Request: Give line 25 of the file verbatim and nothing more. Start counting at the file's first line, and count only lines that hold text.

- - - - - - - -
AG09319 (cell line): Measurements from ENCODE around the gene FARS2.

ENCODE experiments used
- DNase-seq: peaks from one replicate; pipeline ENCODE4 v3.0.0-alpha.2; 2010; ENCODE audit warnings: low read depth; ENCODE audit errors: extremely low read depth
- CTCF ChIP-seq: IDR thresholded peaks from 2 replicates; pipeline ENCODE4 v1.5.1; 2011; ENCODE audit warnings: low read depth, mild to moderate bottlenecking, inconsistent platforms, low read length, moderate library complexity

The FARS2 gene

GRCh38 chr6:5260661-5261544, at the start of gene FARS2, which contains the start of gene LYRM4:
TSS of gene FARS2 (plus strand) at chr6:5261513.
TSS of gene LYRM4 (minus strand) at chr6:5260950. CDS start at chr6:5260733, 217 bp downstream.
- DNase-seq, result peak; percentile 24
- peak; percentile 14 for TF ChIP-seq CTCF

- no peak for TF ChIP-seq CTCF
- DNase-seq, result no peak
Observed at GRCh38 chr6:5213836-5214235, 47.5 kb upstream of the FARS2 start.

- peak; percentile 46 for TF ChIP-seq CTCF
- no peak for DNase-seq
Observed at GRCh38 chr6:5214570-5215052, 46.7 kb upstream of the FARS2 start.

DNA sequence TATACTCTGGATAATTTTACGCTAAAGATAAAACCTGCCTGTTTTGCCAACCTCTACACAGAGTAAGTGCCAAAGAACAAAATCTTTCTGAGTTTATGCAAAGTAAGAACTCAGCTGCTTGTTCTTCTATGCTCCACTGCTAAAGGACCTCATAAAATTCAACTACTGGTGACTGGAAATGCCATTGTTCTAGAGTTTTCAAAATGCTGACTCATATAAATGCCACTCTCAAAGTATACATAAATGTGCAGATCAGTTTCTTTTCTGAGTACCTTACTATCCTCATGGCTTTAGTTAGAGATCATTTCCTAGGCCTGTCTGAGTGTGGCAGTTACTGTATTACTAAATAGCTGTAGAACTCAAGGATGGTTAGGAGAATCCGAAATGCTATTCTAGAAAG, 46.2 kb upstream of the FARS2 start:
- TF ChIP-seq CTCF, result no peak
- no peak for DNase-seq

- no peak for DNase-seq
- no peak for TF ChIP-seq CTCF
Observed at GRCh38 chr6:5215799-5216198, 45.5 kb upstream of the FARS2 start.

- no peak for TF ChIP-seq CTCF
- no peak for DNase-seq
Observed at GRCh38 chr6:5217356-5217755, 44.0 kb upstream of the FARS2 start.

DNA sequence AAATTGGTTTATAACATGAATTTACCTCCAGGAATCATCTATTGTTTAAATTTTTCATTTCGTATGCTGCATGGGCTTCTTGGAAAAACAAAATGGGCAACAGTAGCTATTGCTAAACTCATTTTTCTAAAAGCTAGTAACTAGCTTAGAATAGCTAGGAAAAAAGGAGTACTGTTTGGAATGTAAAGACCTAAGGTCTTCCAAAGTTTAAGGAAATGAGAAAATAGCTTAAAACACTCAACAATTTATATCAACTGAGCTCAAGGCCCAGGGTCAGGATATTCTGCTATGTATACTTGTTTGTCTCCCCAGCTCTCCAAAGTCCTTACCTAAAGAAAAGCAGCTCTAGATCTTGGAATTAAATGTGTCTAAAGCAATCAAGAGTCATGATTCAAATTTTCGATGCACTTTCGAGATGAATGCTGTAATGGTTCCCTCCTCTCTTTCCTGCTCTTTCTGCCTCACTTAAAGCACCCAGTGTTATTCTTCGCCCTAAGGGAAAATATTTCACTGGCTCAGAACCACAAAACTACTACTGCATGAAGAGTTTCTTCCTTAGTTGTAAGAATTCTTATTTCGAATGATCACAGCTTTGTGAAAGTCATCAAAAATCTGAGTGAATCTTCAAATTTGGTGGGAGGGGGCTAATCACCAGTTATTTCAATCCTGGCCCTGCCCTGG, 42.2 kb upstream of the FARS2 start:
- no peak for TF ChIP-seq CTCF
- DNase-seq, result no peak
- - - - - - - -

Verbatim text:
Observed at GRCh38 chr6:5217356-5217755, 44.0 kb upstream of the FARS2 start.